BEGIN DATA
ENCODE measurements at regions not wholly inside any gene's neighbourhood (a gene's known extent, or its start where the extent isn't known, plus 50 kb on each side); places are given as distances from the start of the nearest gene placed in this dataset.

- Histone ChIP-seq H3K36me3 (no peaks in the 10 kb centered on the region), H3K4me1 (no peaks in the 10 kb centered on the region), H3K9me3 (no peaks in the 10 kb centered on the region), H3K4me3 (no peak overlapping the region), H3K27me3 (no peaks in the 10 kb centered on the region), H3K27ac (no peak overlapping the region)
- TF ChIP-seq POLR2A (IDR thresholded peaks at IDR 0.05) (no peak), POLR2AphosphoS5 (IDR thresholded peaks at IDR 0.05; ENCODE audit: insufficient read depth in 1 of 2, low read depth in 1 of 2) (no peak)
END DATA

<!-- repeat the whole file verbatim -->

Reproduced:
ENCODE measurements at regions not wholly inside any gene's neighbourhood (a gene's known extent, or its start where the extent isn't known, plus 50 kb on each side); places are given as distances from the start of the nearest gene placed in this dataset.

- Histone ChIP-seq H3K36me3 (no peaks in the 10 kb centered on the region), H3K4me1 (no peaks in the 10 kb centered on the region), H3K9me3 (no peaks in the 10 kb centered on the region), H3K4me3 (no peak overlapping the region), H3K27me3 (no peaks in the 10 kb centered on the region), H3K27ac (no peak overlapping the region)
- TF ChIP-seq POLR2A (IDR thresholded peaks at IDR 0.05) (no peak), POLR2AphosphoS5 (IDR thresholded peaks at IDR 0.05; ENCODE audit: insufficient read depth in 1 of 2, low read depth in 1 of 2) (no peak)